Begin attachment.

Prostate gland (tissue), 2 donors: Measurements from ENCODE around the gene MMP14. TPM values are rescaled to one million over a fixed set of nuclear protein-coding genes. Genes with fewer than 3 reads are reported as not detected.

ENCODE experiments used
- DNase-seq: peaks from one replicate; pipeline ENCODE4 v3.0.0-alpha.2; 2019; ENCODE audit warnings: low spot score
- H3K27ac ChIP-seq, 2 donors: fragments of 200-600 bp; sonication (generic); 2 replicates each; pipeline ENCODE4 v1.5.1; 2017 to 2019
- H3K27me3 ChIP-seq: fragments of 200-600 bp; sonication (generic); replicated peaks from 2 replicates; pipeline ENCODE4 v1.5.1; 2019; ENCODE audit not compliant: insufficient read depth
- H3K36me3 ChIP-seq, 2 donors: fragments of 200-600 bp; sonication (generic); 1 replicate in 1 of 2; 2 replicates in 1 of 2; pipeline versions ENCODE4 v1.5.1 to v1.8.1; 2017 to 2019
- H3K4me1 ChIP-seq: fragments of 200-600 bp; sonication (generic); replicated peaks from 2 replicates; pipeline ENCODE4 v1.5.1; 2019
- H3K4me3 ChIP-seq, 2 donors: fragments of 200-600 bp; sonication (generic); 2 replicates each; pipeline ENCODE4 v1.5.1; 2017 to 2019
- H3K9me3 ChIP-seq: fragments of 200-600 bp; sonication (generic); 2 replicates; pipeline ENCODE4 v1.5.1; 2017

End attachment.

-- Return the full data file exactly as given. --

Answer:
Prostate gland (tissue), 2 donors: Measurements from ENCODE around the gene MMP14. TPM values are rescaled to one million over a fixed set of nuclear protein-coding genes. Genes with fewer than 3 reads are reported as not detected.

ENCODE experiments used
- DNase-seq: peaks from one replicate; pipeline ENCODE4 v3.0.0-alpha.2; 2019; ENCODE audit warnings: low spot score
- H3K27ac ChIP-seq, 2 donors: fragments of 200-600 bp; sonication (generic); 2 replicates each; pipeline ENCODE4 v1.5.1; 2017 to 2019
- H3K27me3 ChIP-seq: fragments of 200-600 bp; sonication (generic); replicated peaks from 2 replicates; pipeline ENCODE4 v1.5.1; 2019; ENCODE audit not compliant: insufficient read depth
- H3K36me3 ChIP-seq, 2 donors: fragments of 200-600 bp; sonication (generic); 1 replicate in 1 of 2; 2 replicates in 1 of 2; pipeline versions ENCODE4 v1.5.1 to v1.8.1; 2017 to 2019
- H3K4me1 ChIP-seq: fragments of 200-600 bp; sonication (generic); replicated peaks from 2 replicates; pipeline ENCODE4 v1.5.1; 2019
- H3K4me3 ChIP-seq, 2 donors: fragments of 200-600 bp; sonication (generic); 2 replicates each; pipeline ENCODE4 v1.5.1; 2017 to 2019
- H3K9me3 ChIP-seq: fragments of 200-600 bp; sonication (generic); 2 replicates; pipeline ENCODE4 v1.5.1; 2017